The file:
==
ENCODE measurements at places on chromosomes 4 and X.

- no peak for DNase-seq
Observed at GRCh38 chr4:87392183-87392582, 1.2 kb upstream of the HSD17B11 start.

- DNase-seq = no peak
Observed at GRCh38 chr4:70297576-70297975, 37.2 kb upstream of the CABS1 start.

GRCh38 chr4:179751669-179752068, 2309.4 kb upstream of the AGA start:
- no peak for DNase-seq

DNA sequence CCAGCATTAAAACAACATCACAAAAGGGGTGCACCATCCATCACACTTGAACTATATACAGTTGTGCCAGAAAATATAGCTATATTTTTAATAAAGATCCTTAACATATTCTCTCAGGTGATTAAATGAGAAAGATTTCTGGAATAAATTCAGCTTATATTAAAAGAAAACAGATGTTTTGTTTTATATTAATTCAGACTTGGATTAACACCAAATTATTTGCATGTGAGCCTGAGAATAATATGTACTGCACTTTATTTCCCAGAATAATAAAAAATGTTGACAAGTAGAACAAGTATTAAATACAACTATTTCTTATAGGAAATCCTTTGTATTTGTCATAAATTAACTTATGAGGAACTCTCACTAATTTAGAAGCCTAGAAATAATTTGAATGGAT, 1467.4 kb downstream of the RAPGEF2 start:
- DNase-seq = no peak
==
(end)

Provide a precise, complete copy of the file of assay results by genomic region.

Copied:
ENCODE measurements at places on chromosomes 4 and X.

- no peak for DNase-seq
Observed at GRCh38 chr4:87392183-87392582, 1.2 kb upstream of the HSD17B11 start.

- DNase-seq = no peak
Observed at GRCh38 chr4:70297576-70297975, 37.2 kb upstream of the CABS1 start.

GRCh38 chr4:179751669-179752068, 2309.4 kb upstream of the AGA start:
- no peak for DNase-seq

DNA sequence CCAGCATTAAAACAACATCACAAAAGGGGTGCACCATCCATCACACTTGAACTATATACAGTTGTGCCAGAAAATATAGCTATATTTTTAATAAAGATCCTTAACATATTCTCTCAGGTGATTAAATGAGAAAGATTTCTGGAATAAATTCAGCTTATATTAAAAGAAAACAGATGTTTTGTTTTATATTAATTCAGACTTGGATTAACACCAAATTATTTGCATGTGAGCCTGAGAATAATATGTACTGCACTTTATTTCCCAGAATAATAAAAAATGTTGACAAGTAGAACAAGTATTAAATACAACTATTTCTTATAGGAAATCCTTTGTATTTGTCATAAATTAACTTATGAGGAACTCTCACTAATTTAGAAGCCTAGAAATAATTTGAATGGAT, 1467.4 kb downstream of the RAPGEF2 start:
- DNase-seq = no peak